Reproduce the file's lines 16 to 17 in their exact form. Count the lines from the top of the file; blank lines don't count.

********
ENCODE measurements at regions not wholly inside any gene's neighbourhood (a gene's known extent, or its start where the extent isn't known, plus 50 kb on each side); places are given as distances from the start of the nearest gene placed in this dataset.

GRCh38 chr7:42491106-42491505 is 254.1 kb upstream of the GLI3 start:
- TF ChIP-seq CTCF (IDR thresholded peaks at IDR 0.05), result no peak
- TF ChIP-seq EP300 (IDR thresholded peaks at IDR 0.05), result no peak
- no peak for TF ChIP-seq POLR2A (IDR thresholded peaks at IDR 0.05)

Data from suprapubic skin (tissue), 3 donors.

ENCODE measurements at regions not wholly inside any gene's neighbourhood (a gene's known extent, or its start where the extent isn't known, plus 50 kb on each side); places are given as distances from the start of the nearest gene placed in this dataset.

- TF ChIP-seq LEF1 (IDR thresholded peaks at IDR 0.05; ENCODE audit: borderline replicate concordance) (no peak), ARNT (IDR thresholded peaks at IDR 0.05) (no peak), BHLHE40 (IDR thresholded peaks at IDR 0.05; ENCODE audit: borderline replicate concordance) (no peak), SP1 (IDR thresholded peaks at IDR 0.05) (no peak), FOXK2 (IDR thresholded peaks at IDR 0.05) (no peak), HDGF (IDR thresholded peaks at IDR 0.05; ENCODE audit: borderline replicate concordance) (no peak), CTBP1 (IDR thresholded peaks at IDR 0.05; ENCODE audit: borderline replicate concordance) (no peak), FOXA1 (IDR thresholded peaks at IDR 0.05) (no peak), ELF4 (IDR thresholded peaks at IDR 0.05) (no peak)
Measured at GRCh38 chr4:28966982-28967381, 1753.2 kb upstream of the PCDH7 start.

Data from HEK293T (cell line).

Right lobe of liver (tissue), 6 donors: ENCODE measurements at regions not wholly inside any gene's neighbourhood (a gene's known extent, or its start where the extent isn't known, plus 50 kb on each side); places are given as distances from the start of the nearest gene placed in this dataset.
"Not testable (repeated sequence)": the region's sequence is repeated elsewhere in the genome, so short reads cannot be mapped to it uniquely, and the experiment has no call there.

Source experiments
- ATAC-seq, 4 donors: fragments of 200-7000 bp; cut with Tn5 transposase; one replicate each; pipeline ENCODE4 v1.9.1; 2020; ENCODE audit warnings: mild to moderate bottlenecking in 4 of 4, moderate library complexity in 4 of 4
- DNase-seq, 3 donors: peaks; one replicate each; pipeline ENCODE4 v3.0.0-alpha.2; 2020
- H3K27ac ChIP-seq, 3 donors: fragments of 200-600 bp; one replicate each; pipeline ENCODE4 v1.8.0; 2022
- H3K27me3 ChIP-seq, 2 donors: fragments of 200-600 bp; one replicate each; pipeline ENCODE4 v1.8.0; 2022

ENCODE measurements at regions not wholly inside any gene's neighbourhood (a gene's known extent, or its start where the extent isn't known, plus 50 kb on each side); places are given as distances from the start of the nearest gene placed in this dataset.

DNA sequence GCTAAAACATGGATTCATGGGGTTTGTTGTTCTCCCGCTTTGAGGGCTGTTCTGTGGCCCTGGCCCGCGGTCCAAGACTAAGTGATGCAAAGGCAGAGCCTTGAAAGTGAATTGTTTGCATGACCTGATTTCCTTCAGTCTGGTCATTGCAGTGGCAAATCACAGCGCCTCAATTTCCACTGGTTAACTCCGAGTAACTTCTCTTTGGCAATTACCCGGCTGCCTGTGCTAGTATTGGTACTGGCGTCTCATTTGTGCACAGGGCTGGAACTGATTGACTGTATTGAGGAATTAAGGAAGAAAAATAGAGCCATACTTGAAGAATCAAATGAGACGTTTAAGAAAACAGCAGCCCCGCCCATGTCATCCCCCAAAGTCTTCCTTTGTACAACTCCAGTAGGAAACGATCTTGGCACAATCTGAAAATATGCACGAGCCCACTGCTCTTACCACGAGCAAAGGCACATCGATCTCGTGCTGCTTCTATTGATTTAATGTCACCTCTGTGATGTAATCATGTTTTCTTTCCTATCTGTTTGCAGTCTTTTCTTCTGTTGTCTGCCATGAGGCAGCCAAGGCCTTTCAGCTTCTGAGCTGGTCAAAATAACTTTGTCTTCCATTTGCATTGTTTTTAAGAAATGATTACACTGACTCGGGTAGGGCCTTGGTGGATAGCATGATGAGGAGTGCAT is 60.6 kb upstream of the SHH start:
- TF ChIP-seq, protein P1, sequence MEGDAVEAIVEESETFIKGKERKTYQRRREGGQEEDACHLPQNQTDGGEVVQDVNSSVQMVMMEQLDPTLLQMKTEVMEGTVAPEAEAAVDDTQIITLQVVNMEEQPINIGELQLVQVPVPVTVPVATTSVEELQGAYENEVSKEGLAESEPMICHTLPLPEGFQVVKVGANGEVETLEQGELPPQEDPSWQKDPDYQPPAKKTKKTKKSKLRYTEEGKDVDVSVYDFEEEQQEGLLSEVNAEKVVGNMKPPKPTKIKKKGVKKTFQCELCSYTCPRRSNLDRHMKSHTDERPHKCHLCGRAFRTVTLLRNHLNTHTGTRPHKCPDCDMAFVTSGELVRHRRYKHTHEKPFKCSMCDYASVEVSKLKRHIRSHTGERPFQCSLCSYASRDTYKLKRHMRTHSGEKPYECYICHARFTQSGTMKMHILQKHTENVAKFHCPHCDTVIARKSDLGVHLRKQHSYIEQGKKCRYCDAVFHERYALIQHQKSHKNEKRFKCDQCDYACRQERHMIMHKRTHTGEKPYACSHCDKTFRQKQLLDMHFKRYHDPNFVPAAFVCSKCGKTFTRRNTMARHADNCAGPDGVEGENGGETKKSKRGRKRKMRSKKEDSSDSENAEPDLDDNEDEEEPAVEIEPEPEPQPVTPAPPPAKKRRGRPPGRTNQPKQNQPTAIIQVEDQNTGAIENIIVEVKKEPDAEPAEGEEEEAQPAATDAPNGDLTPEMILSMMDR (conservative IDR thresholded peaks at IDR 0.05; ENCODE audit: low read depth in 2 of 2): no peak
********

- H3K27ac ChIP-seq, 3 donors: fragments of 200-600 bp; one replicate each; pipeline ENCODE4 v1.8.0; 2022
- H3K27me3 ChIP-seq, 2 donors: fragments of 200-600 bp; one replicate each; pipeline ENCODE4 v1.8.0; 2022